When we say a world has gone mad, we mean it.
Innistrad has gone mad in basically every sense possible. Flights of blood-tinged Angels litter the skies, tearing apart those they once protected. Comrades who once fought arm in arm are now tearing each other's arms apart. Even the pathway of Clues has created a trail that may indeed lead directly to insanity.
Simply put, it's a rough time to live on Innistrad.
But what about mechanically? What does that all mean here?
Well, there was a clear fit: madness, of course!
By now, you've certainly seen some madness cards. (And if you haven't, definitely hop over to the Card Image Gallery and check them out!) But today, I have a brand new one for you that's part of a semi-cycle—and it's quite a doozy.
My favorite madness cards in the set are the ones that link in so well with the madness of Innistrad. After all, as any math professor can tell you, madness plus madness equals double madness!
But enough preamble. Let's get to the card! Prepare to face Avacyn's Judgment!
Okay, so let's absorb this craziness for a moment.
Oh, but wait. There's so, so much more.
Avacyn's Judgment is a member of a three-card cycle of rares in Shadows over Innistrad. (They appear in the madness colors: red, blue, and black.) The way these all work is they do a cool thing at a locked-in number for their mana cost. But if you manage to discard one, you can turn it into an X spell!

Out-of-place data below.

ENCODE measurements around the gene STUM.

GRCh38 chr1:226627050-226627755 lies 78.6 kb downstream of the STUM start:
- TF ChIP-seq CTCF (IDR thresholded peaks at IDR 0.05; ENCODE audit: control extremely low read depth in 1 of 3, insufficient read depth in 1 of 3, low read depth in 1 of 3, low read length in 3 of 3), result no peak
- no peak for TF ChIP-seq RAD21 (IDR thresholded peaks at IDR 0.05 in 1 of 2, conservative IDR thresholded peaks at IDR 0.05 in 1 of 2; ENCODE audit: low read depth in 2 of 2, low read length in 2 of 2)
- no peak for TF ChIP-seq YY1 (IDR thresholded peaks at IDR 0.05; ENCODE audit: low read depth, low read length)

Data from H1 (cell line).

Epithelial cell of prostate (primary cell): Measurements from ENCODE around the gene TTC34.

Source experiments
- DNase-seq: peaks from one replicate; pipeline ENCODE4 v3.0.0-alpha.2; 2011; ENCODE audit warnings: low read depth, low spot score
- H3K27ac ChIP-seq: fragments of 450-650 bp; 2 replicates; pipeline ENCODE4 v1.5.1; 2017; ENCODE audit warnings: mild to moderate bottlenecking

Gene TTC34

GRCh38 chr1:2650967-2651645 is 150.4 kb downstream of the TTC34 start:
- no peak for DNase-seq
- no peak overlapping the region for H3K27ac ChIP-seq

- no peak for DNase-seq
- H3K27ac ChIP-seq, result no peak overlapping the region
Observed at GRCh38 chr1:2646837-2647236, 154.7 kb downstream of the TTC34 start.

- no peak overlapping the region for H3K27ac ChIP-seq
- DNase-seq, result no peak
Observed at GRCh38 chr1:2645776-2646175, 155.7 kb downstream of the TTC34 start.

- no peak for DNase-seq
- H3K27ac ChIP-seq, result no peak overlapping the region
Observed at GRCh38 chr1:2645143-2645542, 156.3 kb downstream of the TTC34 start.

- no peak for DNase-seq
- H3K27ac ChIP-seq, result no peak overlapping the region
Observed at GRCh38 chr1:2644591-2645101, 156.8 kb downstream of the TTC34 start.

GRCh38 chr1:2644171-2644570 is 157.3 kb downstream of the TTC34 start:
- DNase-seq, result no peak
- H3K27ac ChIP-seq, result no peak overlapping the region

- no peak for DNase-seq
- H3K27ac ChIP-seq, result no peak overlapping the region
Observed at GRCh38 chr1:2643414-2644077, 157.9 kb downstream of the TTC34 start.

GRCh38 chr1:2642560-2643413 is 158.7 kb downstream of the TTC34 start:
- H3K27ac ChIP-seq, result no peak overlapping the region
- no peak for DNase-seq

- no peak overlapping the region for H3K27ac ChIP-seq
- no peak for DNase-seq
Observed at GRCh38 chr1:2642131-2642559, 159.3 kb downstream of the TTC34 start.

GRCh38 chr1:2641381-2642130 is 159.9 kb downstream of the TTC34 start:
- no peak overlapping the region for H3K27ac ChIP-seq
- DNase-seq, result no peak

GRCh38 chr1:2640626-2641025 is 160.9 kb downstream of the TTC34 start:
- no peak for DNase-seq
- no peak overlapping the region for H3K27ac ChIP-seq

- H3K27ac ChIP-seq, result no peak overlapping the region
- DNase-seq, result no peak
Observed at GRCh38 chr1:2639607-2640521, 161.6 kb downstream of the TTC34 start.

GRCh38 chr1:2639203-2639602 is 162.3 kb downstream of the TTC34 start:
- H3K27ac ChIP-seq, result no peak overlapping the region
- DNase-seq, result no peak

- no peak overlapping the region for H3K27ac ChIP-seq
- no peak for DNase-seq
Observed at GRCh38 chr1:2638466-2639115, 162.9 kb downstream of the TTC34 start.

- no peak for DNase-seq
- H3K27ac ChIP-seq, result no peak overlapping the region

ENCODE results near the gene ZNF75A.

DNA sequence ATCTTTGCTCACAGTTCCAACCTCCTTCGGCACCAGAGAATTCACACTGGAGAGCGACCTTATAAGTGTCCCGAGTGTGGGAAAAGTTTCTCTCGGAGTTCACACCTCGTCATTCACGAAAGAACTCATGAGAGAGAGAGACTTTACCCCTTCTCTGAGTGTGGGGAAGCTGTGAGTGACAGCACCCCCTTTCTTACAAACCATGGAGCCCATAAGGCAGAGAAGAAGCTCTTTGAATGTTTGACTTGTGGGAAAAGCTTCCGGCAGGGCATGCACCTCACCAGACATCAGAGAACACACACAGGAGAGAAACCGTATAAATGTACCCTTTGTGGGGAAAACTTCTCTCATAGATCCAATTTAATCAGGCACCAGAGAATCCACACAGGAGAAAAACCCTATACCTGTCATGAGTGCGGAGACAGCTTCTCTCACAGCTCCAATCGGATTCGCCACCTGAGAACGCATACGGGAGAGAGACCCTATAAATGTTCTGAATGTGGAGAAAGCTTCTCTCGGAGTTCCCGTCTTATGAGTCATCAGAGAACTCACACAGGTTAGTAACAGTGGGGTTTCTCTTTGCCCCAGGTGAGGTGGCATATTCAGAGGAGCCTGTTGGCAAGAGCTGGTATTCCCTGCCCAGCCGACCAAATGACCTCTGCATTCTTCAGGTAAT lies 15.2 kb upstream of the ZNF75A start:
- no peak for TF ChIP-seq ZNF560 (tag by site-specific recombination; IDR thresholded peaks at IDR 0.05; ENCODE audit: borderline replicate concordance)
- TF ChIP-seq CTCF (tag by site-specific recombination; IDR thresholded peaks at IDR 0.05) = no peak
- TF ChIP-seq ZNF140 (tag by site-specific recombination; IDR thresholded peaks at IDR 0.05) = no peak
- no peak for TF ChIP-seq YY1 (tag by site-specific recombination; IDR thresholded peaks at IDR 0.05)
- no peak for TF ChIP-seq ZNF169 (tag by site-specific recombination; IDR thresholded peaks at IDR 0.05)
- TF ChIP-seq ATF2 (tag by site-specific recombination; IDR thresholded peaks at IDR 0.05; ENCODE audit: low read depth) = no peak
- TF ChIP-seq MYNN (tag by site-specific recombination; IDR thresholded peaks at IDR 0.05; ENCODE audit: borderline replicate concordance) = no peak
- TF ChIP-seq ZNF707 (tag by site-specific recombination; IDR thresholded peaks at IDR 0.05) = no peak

Yeah, I'll play that.
This card can be great both offensively and defensively.
In an aggressive deck, it's a cheap removal spell with tremendous upside. You can use it to win the midgame and clear your opponent's board to attack through—or just send it straight to their face for the kill.
In a controlling deck, you can use this as a flexible removal spell early on and then as a way to clear the board later on. Many red control decks have traditionally won by a little bit of incremental damage and then burn to the face, and this card is primed to do just that.
So, how about we take a look at both of those for Standard today?
First up, the aggressive take!
In the first Innistrad, each of the five main tribes had a theme. Shadows over Innistrad is no different. And while the Vampires are still aggressive, attacking Vampires, this time around many of them have a new tool at their disposal: madness!
The set has plenty of built-in ways for Vampire decks to beneficially pitch their own cards away. And when you're enabling madness on top of that, you're making both cards stronger!